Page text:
Editor's note: This is part of a special section on Columbia's kids. Read more here.
COLUMBIA — Whether it's putting a Band-Aid on a mannequin or conducting cancer research, regulars in the "Called to Academic & Leadership Excellence and Building character and confidence" science club receive a head start in preparing for college, or even high school.
- All club staff and mentors volunteer their time with CALEB.
- Each host for a CALEB meeting, such as the School of Nursing, covers the costs associated with equipment for participants to use, and personnel are all volunteers.
- Dining hall vouchers for CALEB are provided with assistance from the MU Division of Enrollment Management.
- CALEB provides rides for some participants using remaining funds from a $10,000 grant awarded to Ingram in 2004 when he received the Presidential Award for Excellence in Science, Mathematics and Engineering Mentoring
- Granny's House, an after-school program also founded by the Ingrams, provides the majority of funds for CALEB through grants.
For club members, who usually range from 10 to 18 years old, CALEB offers a chance to network with various professors and staff on the MU campus one Saturday morning per month. Topics are focused in the field of health professions, but can extend into other areas, such as communication.
"We hope to not just give them a head start, but we give them continual exposure to academic challenges," said Ellis Ingram, who co-founded the program with his wife, Pamela. "We want to press them with challenges some people think is beyond their reach.
"When successful in those endeavors, they can succeed."
In order to do this, Ingram, who is the senior associate dean for diversity and inclusion and an associate professor in the MU School of Medicine, relies on high school and college students to volunteer at meetings and hopefully create long-lasting relationships.
Harvey Lee, a freshman at MU, jumped at the chance of impacting others' lives, saying it was a "moral fulfillment."
Interested in medicine, Lee had "no clue" how to become a doctor growing up, in part because he didn't know where to go.
"I know what it's like to be on the other side, so to speak," he said. "I was lost."
Someone to look up to
On March 3, about 50 middle and high school students congregated inside the MU School of Nursing shortly before 10 a.m. ready to learn.
After checking in, some sat in a circle with Lee talking about their interests and goals while others listened to introductions by faculty and graduate students.
Delaney Regan, a senior nursing student at MU who helped coordinate the event, hoped CALEB participants would view the volunteers as role models and could easily relate to them.
"It definitely gives them people to look up to," she said, adding it's fun to see the children enjoying themselves while listening to a stethoscope placed on a dummy's chest or prodding an intravenous needle into its wrist.
Regan said giving participants the opportunity to experience some of the instruments used in nursing may bolster their opinion of the field so that when the time comes to think about higher education, they will have at least one experience in the field.
Twelve-year-old Zomisha Green, a sixth grader at Gentry Middle School, attended the meeting and said her interest in the medical field stems from the closer bond nurses share with patients than the interaction between doctors and patients. With a history of depression, ADHD and drug abuse in her family, Green said it feels great to assist others.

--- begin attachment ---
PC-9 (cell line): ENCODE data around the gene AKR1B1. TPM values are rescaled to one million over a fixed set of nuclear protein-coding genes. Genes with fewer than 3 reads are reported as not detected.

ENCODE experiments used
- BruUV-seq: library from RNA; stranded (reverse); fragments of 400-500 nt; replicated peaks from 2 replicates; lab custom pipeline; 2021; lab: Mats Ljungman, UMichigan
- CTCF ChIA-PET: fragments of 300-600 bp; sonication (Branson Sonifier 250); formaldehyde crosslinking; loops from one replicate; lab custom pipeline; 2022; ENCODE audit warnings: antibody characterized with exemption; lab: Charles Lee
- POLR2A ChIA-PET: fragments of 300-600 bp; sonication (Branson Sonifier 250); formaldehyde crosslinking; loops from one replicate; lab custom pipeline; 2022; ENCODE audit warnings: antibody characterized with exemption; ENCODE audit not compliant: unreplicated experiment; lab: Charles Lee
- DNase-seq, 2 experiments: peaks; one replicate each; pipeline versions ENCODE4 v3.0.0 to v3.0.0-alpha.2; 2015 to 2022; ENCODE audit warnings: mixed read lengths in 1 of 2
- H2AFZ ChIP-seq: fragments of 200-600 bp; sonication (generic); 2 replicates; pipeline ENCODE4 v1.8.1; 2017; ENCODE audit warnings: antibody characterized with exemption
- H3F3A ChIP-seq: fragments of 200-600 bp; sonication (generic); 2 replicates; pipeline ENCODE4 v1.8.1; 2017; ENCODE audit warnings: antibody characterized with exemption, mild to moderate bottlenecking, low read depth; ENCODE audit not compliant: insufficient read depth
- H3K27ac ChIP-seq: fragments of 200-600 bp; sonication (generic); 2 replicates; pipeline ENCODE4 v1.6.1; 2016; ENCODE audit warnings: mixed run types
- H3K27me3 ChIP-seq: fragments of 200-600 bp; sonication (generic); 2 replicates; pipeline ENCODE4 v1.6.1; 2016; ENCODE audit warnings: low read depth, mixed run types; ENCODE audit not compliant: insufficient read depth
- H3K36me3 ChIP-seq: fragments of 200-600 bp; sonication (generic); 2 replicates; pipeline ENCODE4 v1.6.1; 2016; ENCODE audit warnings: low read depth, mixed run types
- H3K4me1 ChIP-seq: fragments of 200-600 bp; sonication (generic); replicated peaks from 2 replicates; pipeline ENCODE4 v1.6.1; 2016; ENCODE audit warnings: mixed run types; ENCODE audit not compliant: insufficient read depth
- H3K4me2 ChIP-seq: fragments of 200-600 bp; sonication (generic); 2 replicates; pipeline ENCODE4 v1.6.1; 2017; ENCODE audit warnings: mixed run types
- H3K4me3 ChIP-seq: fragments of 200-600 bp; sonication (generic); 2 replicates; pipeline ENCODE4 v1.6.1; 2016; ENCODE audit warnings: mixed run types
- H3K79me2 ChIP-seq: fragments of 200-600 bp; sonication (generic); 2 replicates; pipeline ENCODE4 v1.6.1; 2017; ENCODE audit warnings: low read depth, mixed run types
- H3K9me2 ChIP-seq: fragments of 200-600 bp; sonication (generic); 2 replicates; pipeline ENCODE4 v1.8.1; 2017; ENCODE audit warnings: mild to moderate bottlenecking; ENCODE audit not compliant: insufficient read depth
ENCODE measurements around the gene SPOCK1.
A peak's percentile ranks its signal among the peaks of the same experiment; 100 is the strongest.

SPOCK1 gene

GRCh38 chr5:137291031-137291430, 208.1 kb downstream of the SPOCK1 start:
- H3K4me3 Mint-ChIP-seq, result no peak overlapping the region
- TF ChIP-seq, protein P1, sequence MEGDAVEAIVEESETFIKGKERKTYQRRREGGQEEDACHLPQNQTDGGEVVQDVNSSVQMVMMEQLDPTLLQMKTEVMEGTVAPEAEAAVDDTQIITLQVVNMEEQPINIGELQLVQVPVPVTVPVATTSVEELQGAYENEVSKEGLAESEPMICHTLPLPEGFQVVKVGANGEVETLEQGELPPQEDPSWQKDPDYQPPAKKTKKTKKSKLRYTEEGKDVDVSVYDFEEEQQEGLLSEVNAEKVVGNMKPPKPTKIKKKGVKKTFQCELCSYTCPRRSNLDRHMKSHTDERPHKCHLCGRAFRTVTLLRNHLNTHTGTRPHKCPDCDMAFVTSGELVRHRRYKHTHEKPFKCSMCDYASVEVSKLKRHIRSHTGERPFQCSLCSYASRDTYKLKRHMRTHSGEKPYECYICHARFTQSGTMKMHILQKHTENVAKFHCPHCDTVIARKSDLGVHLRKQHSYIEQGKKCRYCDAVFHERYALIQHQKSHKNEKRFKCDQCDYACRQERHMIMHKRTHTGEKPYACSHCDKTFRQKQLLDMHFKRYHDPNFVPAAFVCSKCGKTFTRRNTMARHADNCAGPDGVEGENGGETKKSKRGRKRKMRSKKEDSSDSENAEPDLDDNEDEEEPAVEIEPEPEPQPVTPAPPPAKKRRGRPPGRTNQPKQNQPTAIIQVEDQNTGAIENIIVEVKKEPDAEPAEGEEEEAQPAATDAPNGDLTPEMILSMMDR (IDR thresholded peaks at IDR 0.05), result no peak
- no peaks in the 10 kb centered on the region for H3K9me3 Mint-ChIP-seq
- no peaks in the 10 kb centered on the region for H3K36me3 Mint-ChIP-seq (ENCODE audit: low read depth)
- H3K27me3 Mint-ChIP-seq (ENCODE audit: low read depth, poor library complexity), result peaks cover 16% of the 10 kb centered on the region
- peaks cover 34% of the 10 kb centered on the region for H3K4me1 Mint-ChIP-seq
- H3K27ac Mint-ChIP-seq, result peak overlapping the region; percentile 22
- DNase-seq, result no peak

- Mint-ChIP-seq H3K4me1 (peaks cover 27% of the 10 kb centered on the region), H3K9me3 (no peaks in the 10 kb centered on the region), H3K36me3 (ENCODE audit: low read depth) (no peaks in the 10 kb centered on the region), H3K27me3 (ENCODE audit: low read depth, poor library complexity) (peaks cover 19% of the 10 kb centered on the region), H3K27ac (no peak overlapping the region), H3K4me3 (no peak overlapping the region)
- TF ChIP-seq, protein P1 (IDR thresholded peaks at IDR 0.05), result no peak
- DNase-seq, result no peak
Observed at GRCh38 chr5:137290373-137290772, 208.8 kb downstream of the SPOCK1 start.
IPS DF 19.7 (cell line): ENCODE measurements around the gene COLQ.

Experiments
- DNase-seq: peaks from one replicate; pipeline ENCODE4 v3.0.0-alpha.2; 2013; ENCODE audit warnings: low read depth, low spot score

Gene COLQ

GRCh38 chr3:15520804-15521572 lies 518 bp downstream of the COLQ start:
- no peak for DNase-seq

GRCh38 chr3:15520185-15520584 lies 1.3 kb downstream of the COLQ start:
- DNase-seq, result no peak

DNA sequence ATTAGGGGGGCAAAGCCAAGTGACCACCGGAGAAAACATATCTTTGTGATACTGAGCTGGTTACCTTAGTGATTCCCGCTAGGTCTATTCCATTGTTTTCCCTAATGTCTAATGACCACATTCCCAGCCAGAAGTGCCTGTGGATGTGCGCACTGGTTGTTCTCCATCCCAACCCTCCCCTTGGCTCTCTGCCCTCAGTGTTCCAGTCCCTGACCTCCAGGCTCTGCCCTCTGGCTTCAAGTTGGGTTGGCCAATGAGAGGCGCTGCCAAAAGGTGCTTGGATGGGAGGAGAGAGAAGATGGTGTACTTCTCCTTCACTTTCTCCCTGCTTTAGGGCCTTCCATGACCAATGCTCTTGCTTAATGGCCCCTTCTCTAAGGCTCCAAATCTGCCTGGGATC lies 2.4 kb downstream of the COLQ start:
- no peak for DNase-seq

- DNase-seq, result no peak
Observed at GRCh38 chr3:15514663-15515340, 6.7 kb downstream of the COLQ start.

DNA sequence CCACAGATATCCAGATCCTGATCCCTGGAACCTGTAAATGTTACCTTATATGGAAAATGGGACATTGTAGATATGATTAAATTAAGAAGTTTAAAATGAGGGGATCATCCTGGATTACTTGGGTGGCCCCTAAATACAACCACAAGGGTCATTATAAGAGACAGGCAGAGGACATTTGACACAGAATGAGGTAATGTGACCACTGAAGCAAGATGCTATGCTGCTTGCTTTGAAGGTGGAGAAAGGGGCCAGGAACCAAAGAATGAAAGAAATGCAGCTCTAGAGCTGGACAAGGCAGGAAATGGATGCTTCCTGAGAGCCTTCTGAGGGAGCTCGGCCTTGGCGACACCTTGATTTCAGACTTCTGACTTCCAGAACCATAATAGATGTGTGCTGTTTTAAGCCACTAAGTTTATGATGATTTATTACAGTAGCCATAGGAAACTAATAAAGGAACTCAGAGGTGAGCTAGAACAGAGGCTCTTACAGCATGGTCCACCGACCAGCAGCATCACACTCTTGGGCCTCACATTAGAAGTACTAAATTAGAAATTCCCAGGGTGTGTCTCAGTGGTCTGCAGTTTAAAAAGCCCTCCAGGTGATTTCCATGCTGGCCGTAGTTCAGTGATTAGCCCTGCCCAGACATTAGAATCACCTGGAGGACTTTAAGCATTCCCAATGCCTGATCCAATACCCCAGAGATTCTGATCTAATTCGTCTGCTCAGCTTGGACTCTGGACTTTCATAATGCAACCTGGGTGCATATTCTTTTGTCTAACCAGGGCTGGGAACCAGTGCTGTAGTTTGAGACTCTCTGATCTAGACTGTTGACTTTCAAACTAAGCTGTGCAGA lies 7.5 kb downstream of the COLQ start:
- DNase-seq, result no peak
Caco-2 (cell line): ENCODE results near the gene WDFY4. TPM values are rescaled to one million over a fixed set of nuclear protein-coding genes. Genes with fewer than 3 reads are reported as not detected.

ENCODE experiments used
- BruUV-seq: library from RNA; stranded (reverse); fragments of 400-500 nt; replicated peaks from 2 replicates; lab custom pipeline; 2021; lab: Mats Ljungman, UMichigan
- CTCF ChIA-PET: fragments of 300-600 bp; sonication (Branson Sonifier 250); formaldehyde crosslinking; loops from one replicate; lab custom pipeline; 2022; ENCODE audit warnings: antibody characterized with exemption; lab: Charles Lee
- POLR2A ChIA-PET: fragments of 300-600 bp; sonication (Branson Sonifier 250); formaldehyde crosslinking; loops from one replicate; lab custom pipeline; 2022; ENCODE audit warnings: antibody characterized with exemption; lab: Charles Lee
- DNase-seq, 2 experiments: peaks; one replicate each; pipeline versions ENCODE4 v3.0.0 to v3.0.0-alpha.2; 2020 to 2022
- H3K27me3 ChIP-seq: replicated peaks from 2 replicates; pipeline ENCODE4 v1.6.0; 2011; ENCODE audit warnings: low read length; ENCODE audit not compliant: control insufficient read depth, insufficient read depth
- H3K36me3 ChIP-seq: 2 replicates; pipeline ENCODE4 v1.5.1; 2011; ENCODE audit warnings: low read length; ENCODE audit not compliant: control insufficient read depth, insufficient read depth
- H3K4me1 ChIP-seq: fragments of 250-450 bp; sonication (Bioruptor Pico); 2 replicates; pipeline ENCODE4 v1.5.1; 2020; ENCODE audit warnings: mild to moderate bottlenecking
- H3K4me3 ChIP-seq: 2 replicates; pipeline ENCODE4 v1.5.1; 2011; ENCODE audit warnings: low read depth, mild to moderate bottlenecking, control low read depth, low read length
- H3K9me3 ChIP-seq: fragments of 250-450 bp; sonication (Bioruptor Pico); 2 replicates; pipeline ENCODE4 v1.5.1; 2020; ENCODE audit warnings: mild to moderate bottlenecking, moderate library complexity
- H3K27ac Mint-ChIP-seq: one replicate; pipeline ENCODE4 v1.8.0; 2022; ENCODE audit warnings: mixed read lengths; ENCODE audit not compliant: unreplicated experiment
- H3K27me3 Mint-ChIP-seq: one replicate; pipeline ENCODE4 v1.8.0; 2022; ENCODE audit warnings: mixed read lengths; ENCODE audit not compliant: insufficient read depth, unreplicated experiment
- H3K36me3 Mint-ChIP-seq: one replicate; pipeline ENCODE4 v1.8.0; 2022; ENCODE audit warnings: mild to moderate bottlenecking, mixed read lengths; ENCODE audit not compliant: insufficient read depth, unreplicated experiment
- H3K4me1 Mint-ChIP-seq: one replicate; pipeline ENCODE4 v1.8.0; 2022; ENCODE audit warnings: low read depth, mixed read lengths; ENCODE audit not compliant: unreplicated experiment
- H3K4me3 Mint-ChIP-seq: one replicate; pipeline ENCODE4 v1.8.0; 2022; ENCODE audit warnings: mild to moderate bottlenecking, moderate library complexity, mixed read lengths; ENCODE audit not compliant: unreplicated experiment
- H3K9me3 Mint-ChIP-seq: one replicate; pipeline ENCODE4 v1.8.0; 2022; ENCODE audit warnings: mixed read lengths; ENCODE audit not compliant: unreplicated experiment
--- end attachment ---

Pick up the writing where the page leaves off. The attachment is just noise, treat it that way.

"I've always wanted to be a helper," she said.
After a group picture, everyone finished the morning with lunch at a nearby dining hall, a relaxed way for mentors and students to update one another on their lives outside the realm of academia.
"Somebody will take a personal interest in them," volunteer and MU sophomore Steve Douglas said, adding how sharing the CALEB experience with kids is "cool."
Looking for growth
"Although our club is free and open to the public, there is an intentional effort to invite students that don't have all the resources and connections to participate and arrive to the meetings," Ingram said.
Growing up in Detroit, Ingram, 62, received a plastic microscope when he was about 11 years old.
"So that's kind of what it was with me," he said. "I started looking at everything under the sun under the microscope."
Now, Ingram travels to Columbia middle and high schools offering the opportunity for others to get started at an early age, as he did.
"Diversity is what the country's all about," Ingram said. "Diversity is integral to everything we do. It's critical to the mission of health science. We commit to having the best healthcare and you can't do it without diversity."
Ingram coordinates the club's future with a team comprised of CALEB veterans. The chair of the committee rotates each month, allowing students on the team to build leadership skills in addition to academic knowledge.
Brian Kurukulasuriya, 16, has attended CALEB meetings for more than five years and now has a say in the club's future after joining the leadership team. A sophomore at Rock Bridge High School, he doesn't consider himself "mentor material," saying he struggles with speaking to strangers.
But when discussing how he's about to participate in a summer research program for the third consecutive year — this year studying Non-Hodgkin's lymphoma —Kurukulasuriya is quick to say he plans on staying with CALEB until he graduates, hoping his research will help him in the college application process.
"The reward we get is seeing these students successful in areas that God has called them to," Ingram said. "That's the true reward."